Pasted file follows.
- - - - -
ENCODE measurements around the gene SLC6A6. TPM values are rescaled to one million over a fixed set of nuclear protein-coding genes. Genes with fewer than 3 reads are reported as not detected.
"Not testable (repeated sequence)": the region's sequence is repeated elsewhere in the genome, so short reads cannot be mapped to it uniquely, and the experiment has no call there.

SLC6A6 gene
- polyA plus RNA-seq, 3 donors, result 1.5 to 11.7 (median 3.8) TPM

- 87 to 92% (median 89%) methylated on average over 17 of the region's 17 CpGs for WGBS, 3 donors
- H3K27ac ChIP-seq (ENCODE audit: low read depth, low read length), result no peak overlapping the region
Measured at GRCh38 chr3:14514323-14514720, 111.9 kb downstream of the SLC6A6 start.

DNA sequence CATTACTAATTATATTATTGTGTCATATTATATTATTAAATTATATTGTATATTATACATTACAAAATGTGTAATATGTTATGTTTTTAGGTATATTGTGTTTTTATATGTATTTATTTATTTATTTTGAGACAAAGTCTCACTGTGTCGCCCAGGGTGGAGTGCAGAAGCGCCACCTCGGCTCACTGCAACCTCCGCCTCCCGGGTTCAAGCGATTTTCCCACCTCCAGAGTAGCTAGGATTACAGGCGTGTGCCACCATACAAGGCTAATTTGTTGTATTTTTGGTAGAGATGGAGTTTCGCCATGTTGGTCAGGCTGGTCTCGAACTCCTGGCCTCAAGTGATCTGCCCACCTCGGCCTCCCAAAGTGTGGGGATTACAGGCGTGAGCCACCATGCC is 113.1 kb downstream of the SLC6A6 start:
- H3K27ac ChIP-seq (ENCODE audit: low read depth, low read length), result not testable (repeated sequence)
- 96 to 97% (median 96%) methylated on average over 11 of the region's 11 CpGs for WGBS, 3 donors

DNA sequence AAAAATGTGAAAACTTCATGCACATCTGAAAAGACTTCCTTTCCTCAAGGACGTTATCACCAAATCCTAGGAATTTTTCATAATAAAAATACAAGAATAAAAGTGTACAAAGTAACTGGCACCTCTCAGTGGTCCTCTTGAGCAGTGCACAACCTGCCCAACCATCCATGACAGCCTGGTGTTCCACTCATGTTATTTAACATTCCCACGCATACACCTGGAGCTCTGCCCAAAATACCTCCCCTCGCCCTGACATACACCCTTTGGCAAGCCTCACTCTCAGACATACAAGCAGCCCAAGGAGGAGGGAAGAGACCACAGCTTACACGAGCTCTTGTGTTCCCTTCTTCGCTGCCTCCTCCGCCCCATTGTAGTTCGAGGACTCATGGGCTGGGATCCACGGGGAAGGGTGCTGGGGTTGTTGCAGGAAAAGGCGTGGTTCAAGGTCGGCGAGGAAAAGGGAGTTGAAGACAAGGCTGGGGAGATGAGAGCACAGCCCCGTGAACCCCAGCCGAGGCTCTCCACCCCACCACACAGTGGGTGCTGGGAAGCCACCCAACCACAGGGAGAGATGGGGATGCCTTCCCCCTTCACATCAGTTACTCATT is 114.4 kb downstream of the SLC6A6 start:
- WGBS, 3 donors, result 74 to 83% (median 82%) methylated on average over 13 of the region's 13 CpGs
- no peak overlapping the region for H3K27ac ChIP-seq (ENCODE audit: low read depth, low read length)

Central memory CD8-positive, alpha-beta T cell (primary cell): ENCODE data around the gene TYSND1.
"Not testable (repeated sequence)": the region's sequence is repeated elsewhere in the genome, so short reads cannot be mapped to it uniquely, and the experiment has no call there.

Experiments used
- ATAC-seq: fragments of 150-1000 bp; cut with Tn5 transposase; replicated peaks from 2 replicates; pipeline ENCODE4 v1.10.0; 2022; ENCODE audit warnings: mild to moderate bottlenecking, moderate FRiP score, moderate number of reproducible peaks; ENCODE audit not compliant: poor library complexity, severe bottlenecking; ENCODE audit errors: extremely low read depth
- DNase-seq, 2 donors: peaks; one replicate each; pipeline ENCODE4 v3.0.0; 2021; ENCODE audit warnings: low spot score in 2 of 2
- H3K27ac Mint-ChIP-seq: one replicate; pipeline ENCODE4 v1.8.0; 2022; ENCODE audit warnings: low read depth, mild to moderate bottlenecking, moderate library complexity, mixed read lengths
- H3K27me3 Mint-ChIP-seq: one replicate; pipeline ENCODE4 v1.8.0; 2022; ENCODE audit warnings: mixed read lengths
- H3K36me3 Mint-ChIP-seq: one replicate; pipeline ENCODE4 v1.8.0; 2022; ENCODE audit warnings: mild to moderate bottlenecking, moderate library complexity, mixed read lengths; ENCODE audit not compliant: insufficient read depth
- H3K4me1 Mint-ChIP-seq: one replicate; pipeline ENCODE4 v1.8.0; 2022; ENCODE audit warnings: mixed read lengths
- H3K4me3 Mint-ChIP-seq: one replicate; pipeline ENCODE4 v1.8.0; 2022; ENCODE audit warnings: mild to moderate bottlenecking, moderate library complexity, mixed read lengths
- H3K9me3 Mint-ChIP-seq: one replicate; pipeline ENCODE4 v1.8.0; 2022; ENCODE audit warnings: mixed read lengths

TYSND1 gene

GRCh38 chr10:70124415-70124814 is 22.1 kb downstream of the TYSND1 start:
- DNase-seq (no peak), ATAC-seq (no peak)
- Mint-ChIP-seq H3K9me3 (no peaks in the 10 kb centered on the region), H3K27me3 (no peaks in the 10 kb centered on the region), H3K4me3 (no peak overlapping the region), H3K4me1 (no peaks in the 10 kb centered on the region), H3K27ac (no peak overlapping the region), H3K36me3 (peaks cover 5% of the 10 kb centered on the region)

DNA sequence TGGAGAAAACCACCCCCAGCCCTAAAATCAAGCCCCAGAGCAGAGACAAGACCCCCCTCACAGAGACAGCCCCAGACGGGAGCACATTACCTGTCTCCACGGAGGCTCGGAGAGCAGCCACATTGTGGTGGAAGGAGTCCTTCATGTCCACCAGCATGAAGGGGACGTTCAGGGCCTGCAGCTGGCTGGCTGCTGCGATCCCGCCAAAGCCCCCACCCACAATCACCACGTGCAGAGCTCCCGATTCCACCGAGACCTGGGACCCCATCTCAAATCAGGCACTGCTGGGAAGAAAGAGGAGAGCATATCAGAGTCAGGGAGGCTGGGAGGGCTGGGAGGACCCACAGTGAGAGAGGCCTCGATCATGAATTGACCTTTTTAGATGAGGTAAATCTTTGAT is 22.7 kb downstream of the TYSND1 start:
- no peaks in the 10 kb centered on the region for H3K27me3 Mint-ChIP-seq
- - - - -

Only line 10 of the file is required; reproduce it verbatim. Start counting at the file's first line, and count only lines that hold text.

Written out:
- 96 to 97% (median 96%) methylated on average over 11 of the region's 11 CpGs for WGBS, 3 donors